The interpretation of common-benefit foundations in Liechtenstein jurisdiction
In its decision 07 HG.2018.255 of 14 November 2019 the Superior Court dealt with two essential issues which are substantial to foundation law: firstly, the Superior Court had to clarify why the term “common-benefit” (gemeinnützig) is not to be equated with the term “charitable” (wohltätig); and secondly, the Superior Court provided reassurance that the subsequent granting of a right to amend the statutes cannot be achieved by way of an amendment under Art. 552 § 32 PGR.
The subjects of these appeal proceedings were requested amendments to the statutes of a common-benefit foundation which had not been approved by the Princely Court as the court of first instance. Underlying the application were the most recent instructions set out by the now deceased founder in a letter regarding new by-laws after her decease and according to which the entire foundation assets shall remain in the foundation for charitable purposes. The requested changes by the foundation board included potential distributions to recognized charitable institutions and organizations in the areas of public health and social welfare, in particular for single women, disabled people and persons facing difficult life situations in certain countries. In this context, the Princely Court only partially approved the requested amendments: it did not authorize amendments which would have enabled distributions in the field of culture and scientific research. Beyond that, the foundation board motioned that the statutes shall include a new provision, granting the foundation board the right to amend the statutes itself.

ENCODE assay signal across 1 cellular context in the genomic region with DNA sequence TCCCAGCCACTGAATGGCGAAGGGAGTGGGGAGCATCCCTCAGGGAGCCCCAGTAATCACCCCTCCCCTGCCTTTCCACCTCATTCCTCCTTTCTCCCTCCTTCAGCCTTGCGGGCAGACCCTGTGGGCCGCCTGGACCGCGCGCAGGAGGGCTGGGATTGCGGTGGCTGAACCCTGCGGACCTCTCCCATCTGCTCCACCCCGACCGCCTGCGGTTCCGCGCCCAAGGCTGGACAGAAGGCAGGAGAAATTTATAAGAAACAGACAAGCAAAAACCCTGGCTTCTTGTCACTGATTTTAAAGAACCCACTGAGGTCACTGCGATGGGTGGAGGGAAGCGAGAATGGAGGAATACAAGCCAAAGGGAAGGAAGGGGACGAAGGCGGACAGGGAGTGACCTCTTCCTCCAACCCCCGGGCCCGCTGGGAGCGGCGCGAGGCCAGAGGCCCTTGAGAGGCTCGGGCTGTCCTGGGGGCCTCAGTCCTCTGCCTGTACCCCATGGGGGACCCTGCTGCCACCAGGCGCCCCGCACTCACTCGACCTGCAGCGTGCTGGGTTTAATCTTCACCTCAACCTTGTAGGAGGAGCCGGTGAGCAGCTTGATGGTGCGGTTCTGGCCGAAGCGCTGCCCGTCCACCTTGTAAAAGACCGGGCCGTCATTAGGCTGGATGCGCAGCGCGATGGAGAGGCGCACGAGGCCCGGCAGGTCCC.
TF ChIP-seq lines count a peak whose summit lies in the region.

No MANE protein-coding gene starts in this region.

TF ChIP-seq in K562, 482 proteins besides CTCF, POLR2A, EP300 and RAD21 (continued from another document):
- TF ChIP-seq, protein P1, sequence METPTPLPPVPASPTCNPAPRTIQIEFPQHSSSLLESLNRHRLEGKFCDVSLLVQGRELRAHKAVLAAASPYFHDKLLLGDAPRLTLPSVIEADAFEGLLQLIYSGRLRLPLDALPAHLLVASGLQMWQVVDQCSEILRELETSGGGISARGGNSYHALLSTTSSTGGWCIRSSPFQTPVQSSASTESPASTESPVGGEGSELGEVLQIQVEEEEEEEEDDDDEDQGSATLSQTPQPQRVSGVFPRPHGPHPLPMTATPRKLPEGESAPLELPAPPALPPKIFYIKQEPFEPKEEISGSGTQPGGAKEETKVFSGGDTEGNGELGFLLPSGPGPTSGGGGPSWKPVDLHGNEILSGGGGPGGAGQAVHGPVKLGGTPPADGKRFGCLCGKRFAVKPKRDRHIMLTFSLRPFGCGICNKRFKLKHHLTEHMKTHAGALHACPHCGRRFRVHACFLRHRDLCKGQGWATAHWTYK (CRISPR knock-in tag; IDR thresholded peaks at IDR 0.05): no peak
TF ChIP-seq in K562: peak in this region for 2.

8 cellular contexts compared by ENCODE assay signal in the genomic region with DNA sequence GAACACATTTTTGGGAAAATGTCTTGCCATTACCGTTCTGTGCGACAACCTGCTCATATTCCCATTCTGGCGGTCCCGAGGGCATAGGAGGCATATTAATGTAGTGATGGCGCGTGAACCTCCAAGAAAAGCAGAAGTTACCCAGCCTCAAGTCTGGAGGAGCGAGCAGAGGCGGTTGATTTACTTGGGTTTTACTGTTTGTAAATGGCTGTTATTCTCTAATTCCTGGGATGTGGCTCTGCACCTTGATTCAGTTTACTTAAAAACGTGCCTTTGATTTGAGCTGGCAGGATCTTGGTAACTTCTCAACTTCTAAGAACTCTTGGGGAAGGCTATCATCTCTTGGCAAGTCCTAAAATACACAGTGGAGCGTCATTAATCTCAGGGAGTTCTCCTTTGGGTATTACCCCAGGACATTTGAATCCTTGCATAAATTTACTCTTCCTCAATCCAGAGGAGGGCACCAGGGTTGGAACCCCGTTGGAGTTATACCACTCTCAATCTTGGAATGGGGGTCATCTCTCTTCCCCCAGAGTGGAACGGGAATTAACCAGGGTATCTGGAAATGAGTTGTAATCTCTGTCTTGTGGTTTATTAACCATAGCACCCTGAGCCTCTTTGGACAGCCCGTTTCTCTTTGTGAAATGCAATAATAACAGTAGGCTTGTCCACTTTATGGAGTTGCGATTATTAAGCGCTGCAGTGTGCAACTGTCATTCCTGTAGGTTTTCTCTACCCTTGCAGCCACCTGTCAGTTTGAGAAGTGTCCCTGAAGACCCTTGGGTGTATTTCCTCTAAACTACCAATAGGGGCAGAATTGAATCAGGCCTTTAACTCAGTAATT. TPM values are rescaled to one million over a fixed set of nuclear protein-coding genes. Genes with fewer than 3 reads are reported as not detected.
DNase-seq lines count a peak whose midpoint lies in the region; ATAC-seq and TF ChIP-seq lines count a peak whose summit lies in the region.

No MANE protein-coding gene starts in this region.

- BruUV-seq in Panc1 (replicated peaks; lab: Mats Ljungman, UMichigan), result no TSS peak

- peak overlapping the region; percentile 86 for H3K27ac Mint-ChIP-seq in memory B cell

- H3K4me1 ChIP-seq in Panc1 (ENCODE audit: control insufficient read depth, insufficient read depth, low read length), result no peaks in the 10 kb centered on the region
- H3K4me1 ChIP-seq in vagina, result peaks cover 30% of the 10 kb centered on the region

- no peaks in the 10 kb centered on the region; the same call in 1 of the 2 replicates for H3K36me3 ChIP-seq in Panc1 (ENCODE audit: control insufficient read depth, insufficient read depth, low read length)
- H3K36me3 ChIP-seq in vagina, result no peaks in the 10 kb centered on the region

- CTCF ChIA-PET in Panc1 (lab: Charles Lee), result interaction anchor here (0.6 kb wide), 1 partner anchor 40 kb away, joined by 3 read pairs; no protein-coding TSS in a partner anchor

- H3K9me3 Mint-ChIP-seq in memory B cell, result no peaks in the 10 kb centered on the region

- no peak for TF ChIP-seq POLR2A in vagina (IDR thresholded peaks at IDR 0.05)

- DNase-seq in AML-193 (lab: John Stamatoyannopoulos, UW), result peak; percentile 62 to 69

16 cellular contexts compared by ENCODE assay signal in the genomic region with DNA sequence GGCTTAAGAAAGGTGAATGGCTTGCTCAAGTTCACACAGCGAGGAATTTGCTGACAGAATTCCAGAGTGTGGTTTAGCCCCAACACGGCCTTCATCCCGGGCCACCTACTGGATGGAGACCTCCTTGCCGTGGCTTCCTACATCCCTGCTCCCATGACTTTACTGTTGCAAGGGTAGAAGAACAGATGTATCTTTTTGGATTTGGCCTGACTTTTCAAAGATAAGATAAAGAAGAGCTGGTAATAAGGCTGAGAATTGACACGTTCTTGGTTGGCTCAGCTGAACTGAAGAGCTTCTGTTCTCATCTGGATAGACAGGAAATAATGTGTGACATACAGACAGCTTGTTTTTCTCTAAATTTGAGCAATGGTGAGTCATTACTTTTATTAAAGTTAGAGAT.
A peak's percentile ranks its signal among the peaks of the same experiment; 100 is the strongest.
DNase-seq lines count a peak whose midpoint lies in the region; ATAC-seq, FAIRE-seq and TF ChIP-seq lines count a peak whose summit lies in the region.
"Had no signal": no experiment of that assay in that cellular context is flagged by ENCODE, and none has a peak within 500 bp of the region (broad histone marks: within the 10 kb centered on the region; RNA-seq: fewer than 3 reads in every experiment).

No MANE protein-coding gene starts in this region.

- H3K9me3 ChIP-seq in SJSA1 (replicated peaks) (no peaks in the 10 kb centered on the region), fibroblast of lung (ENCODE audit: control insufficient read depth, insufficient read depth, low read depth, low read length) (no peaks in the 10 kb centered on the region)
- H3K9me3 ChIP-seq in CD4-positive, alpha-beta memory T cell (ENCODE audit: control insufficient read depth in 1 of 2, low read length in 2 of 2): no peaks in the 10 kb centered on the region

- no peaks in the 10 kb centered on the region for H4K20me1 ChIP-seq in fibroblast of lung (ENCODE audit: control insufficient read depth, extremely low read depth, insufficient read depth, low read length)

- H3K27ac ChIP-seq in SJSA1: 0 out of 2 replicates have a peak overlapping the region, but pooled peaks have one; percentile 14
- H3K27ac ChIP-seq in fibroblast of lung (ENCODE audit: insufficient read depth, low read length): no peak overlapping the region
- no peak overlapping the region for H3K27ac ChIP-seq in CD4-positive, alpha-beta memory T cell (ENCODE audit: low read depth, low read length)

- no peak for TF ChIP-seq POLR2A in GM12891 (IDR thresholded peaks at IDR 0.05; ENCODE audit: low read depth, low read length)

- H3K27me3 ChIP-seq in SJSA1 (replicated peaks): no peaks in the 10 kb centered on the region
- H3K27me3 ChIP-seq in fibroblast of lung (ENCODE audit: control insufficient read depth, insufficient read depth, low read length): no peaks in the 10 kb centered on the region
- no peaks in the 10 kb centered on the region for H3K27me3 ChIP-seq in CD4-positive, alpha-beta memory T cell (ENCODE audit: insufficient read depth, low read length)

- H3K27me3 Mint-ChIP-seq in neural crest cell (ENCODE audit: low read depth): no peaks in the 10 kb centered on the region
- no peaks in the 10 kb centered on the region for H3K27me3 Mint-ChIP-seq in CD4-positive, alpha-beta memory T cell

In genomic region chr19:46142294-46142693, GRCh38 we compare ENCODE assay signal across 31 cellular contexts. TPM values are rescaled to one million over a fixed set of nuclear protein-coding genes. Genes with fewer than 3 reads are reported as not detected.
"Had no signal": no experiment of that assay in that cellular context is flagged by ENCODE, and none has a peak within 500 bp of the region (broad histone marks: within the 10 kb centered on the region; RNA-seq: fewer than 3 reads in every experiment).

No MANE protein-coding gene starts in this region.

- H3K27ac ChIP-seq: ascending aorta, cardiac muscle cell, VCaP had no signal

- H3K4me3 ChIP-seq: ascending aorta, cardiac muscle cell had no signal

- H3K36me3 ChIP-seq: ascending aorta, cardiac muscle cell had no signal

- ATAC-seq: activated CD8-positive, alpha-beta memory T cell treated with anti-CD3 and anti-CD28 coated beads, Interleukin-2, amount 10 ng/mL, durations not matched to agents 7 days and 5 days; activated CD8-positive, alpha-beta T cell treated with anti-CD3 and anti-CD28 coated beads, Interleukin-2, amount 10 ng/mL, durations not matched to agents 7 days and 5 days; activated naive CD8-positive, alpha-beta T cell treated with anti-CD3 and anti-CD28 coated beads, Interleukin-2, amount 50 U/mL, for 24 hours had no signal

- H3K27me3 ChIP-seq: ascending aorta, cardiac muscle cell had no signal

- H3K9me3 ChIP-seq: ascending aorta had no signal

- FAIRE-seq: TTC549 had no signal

THE CONCEPT OF COMMON-BENEFIT
Contrary to the applicants' opinion, the Superior Court did not consider the terms “common-benefit” and “charity” as synonymous. Thus, the pursuit of purposes for cultural and scientific research could not be subsumed under the term “charitable”. With reference to legal provisions, charitable or benevolent activities are – according to the ruling of the Superior Court – understood to be those which specifically serve to support people in need.
SUBSEQUENT RIGHT OF MODIFICATION
The right to modify and amend the foundation documents granted to the foundation board is a highly personal right and cannot be transferred by means of a legal transaction.* According to the Superior Court, the subsequent introduction of such a right would ultimately lead to the annulment of legal provisions. As the founder had not provided for a corresponding article in the statutes, the subsequent introduction of such a right to modification would be unlawful.**
Taking the decision of the Superior Court into consideration, a distinction must be drawn between the concept of common-benefit purposes in general and charitable purposes. According to the court, Liechtenstein law does not use “charitable” and “common-benefit” as synonyms. Hence, while both serve the public good, the charitable purposes of a foundation refer to activities which specifically aim to support people in need. Thus, cultural and scientific purposes do not fall within the definition of charitable purposes. In addition, the subsequent introduction of a right of amendment granted to the foundation board is not permissible. If the founder has not expressly foreseen such a right in the articles of association, the supervisory court cannot approve such a request afterwards. However, the decision of the Superior Court has been appealed to the Constitutional Court (StGH) on the basis that said judgement allegedly violates constitutionally guaranteed rights. Nevertheless, until a judgement of the StGH is rendered, the remarks of the Superior Court in its decision 07 HG.2018.255 of 14 November 2019 will have to be taken into account in practice.
* LES 2010, 144
** cf. Austrian Supreme Court, 24.05.2018, 6 Ob 71/18m
For further information please contact Mag. Johannes Sander